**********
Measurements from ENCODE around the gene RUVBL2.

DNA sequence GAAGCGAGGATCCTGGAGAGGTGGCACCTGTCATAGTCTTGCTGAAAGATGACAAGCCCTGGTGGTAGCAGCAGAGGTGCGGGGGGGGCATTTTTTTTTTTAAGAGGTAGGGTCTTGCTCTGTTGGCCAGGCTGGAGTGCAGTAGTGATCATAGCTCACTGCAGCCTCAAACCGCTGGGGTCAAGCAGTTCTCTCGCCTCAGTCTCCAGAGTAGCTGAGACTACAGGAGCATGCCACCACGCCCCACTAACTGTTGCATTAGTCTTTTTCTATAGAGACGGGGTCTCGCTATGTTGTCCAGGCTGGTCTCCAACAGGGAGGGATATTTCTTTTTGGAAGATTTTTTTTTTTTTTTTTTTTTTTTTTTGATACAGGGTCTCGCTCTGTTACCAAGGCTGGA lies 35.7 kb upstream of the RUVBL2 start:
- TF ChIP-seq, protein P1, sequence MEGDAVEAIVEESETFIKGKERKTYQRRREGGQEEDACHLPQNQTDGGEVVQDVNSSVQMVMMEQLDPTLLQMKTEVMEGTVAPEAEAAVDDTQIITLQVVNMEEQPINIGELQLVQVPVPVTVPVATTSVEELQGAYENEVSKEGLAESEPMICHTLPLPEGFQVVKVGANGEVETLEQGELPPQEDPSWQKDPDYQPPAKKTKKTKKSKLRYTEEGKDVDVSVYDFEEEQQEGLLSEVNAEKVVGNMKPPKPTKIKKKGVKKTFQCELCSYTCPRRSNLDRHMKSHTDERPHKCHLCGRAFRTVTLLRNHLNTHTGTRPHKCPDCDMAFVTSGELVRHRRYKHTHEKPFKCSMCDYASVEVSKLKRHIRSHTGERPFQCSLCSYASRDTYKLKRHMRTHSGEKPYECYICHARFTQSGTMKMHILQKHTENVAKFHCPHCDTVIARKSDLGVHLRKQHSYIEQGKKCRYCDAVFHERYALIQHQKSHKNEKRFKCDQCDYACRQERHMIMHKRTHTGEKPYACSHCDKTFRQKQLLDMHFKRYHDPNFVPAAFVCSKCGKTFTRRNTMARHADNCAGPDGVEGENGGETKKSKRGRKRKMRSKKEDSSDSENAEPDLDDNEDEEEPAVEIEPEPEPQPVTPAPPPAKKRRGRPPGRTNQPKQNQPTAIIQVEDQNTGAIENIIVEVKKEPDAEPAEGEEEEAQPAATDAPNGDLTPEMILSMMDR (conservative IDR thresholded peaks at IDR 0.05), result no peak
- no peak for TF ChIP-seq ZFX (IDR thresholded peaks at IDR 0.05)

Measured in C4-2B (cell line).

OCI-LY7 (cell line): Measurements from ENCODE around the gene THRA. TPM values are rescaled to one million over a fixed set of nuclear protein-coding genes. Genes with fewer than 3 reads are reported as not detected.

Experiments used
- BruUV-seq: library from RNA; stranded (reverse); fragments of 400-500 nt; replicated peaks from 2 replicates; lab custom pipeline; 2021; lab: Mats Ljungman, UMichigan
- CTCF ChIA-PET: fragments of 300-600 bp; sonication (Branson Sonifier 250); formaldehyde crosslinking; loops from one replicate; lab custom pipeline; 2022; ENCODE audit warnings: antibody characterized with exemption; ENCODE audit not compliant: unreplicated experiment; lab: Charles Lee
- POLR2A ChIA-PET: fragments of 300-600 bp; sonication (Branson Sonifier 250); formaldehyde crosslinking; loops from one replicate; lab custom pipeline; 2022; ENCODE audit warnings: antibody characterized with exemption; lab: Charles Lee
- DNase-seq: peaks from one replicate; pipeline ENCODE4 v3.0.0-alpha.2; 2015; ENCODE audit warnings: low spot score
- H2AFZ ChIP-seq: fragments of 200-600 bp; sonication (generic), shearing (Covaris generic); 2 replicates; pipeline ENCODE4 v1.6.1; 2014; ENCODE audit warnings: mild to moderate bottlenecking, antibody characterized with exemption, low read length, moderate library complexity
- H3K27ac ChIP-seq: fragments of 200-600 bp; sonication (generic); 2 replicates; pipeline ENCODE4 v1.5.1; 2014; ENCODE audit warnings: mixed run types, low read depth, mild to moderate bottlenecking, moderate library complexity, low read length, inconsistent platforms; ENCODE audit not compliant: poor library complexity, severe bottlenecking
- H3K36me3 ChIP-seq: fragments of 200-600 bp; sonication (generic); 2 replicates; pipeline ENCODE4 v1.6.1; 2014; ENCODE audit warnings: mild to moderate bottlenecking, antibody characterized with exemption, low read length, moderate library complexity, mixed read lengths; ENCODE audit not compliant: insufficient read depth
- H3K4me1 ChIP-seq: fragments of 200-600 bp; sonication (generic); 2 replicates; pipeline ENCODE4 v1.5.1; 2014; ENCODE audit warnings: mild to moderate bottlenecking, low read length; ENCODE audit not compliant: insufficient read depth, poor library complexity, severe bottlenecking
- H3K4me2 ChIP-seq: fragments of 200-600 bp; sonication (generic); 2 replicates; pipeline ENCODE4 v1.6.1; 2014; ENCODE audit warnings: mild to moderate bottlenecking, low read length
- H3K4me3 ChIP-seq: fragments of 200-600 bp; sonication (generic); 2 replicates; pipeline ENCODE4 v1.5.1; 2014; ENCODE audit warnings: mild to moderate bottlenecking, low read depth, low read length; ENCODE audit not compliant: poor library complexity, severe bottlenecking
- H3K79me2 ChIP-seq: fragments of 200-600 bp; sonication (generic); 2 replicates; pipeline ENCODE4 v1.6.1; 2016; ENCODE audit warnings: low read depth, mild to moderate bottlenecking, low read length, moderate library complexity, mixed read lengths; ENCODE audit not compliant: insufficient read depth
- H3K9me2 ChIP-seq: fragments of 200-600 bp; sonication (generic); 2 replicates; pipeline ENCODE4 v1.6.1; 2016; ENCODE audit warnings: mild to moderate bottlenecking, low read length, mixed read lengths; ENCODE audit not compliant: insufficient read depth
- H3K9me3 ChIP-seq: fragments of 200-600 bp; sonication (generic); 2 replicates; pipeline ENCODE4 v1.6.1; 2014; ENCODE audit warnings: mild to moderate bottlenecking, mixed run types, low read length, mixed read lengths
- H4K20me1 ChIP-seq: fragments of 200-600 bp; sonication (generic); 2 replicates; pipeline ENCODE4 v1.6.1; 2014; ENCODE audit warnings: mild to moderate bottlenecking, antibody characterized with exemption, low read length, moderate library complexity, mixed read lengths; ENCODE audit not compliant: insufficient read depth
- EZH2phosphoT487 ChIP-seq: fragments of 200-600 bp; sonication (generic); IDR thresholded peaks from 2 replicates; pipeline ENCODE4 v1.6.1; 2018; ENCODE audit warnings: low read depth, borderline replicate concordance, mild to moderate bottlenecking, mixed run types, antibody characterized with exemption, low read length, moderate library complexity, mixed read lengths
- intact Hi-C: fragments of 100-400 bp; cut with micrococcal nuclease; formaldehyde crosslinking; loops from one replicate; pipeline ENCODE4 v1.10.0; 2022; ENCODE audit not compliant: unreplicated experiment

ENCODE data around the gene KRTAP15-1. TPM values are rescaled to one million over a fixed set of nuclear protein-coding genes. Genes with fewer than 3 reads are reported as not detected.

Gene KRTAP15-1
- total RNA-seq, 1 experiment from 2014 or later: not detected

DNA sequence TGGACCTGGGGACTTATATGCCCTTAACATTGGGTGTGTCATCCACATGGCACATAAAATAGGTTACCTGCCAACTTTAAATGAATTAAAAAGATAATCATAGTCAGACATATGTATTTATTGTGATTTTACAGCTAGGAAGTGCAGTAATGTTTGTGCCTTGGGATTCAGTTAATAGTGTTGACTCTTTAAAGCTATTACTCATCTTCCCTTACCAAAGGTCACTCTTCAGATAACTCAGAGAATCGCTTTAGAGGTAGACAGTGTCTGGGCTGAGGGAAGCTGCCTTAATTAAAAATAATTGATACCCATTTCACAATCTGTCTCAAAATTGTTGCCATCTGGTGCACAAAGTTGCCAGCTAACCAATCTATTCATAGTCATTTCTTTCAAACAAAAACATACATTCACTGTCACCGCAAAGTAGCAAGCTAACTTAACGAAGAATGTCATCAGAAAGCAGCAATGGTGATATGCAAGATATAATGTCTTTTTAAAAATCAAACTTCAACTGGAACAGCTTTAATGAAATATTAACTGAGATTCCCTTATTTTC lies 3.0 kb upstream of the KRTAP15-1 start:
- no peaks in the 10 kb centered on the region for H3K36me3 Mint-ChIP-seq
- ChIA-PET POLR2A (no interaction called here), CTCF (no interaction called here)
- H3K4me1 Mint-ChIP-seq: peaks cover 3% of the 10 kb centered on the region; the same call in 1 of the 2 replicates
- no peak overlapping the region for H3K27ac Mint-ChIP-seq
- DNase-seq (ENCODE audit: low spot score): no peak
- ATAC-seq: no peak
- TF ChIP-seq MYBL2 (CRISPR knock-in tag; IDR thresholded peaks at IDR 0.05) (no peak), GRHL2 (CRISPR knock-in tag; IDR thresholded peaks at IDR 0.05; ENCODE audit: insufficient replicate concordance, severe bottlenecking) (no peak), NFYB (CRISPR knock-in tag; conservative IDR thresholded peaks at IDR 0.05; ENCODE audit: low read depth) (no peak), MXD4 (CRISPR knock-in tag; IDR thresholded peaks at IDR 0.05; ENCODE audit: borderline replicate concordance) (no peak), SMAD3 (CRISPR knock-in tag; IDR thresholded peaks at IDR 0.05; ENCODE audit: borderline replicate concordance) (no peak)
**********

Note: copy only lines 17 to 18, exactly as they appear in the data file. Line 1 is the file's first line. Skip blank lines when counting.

- H3K4me3 ChIP-seq: fragments of 200-600 bp; sonication (generic); 2 replicates; pipeline ENCODE4 v1.5.1; 2014; ENCODE audit warnings: mild to moderate bottlenecking, low read depth, low read length; ENCODE audit not compliant: poor library complexity, severe bottlenecking
- H3K79me2 ChIP-seq: fragments of 200-600 bp; sonication (generic); 2 replicates; pipeline ENCODE4 v1.6.1; 2016; ENCODE audit warnings: low read depth, mild to moderate bottlenecking, low read length, moderate library complexity, mixed read lengths; ENCODE audit not compliant: insufficient read depth